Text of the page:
Holman Road is a busy arterial connecting neighborhoods in Northwest Seattle. Stretching from N 105th St in Greenwood to 15th Ave NW in Crown Hill, it stitches together places like Ballard and Northgate to serve as a primary corridor for frequent bus service and freight. In 2016, community members–including members of the Ballard Greenway coalition–came together to develop a plan to address safety concerns for a small stretch for the road. They submitted a Neighborhood Street Fund (NSF) request in 2016 to signalize the intersection of Holman Rd NW and 13th Ave NW. The NSF request was ultimately one of a dozen successful proposals awarded funding and is now going through the stages to full design.

Students crossing Holman Rd NW at-grade below the underpass. (City of Seattle)
Students crossing Holman Rd NW at-grade below the overpass. (Selena Carsiotis)

The Seattle Department of Transportation (SDOT) has confirmed that it is ultimately recommending that a signal be installed to support the North Seattle Neighborhood Greenway, which is planned for the area. Signalizing the intersection comes with other interventions to the street design and removal of the pedestrian overpass. The latter, however, has received some criticism from community members who support the continued existence of the bridge for ease of crossing the street. Additionally, many in the neighborhood consider the overpass a unique and recognizable landmark. The overpass is not ADA-accessible, however, and a fully signalized pedestrian crossing would render it obsolete.

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But do people even use the overpass now? SDOT has data on the usage of the overpass and those crossing at-grade. The vast majority of pedestrians cross at-grade during peak weekday times. During morning hours, crossings via the overpass are comparable with crossings at grade, with higher volumes of children heading to school likely prompting heavier use of the overpass. The at-grade crossing has no marked crosswalk and is quite dangerous particularly during times of low visibility, added to by the presence of the overpass itself, which can block views of pedestrians waiting to cross.

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As indicated in the recommended design concept plan, changes to the street would include:

  • An enhanced plaza space at the southeast corner of 13th Ave NW and Holman Rd;
  • A improved median in the center lane to restrict left turns;
  • Two north-south at-grade crossings at 13th Ave NW;
  • Signals to stop motorists at the intersection;
  • New ADA-compliant curb ramps;
  • A relocated bus stop further southwest on Holman for the southbound buses; and
  • Push buttons to activate stop lights for people walking and biking at the marked crossings.

However, SDOT is evaluating whether or not the overpass will remain. If it is kept, the design for the new signal would be somewhat different. In an e-mail, SDOT communications specialist Sue Romero said:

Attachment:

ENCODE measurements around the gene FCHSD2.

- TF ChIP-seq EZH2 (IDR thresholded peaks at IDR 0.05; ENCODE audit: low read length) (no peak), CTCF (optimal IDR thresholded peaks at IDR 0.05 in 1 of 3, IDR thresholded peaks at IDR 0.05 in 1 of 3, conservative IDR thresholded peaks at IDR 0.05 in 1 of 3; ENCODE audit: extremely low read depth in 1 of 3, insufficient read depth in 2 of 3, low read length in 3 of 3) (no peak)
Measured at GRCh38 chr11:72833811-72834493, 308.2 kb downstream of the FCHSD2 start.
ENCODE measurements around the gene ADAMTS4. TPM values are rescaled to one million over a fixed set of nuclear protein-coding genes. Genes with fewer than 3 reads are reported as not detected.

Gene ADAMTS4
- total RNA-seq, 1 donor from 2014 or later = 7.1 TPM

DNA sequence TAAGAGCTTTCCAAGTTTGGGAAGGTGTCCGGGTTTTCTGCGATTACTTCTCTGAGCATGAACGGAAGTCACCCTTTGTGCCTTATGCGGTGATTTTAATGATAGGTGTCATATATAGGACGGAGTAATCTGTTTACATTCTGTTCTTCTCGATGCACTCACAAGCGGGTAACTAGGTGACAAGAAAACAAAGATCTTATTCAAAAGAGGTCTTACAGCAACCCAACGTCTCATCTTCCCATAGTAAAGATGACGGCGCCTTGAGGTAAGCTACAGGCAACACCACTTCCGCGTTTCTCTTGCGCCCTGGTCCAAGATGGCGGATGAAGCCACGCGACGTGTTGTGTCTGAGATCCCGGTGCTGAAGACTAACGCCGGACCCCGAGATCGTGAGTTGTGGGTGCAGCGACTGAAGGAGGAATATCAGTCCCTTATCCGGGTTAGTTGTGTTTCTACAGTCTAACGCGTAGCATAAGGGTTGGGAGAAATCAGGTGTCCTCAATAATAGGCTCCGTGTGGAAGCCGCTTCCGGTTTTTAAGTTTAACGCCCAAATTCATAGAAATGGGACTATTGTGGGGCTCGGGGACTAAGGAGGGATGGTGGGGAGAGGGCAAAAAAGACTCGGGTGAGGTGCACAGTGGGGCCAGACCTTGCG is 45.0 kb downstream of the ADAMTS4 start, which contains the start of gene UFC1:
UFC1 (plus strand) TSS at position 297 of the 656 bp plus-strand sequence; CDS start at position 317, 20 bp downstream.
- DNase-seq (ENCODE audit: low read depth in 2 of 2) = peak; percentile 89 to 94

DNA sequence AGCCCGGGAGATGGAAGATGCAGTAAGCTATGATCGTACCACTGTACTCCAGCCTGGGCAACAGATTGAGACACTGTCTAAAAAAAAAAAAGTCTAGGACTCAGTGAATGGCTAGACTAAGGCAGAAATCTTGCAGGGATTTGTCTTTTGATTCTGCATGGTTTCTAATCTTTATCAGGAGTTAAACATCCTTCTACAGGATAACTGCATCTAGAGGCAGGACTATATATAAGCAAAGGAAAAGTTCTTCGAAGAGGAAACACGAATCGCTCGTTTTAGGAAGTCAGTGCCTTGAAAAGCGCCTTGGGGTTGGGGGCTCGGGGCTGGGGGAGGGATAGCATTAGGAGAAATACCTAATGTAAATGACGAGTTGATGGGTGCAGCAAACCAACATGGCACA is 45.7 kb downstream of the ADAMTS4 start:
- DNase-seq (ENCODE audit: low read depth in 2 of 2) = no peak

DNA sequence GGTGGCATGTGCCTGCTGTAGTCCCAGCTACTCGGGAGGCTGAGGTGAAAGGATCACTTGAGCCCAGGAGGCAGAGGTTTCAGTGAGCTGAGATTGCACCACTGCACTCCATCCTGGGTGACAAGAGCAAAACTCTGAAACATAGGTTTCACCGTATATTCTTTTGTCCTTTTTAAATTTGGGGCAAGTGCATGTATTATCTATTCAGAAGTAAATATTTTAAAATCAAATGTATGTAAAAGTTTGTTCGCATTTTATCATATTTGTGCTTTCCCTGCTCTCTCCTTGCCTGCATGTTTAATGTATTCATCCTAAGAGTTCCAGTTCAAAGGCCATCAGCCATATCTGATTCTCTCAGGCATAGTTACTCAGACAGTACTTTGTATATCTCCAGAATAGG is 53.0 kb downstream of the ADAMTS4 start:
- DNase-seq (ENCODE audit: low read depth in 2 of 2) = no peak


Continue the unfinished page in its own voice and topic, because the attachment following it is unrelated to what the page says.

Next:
There is only one marked crosswalk at this intersection if the overpass remains, so bicyclists approaching from the east would travel to the southeast corner of the intersection and push a pedestrian/bicycle button for detection. However, the signal operation and design will likely be modified from what is currently shown if the pedestrian overpass bridge is to remain so there might be opportunities to have in-street bicycle detections or curb-side bicycle pushbuttons to cross Holman Road.

SDOT plans to provide updated information on the intersection design later this month.

The title image is courtesy of Google Maps.

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Stephen is an urban planner with a passion for promoting sustainable, livable, and diverse cities. He advocates for smart policies, regulations, and implementation programs that enhance urban environments by committing to quality design, accommodating growth, providing a diversity of housing choices, and adequately providing public services. Stephen primarily writes about land use and transportation issues.

2 COMMENTS

  1. It’s also notable that the existing pedestrian overpass doesn’t meet any form of seismic standards, so in the case of even a moderate earthquake, residents can expect Holman Road to become impassible.

  2. It doesn’t help things that the pedestrian overpass, like so many pedestrian overpasses, is poorly designed. You can see the problem when you look at the picture. To actually cross the street, you have to get to the edge of the street, and then double back. This essentially doubles the amount of walking that someone needs to do. Going up and down might be enough to get people to jaywalk, but throw in extra distance, and you pretty much guarantee it.

    In contrast, there is a very nice overpass in the U-District, over 15th. This manages to avoid doubling back as well as the typical up and down penalty. This is because the east side of the street is much higher, and the approach takes advantage of that. It is basically a straight shot from both ends. There are no jay-walkers in this picture, while you can see someone about to cross the bridge (https://goo.gl/maps/ur8zb6pcdq32). As with so many things, details matter.

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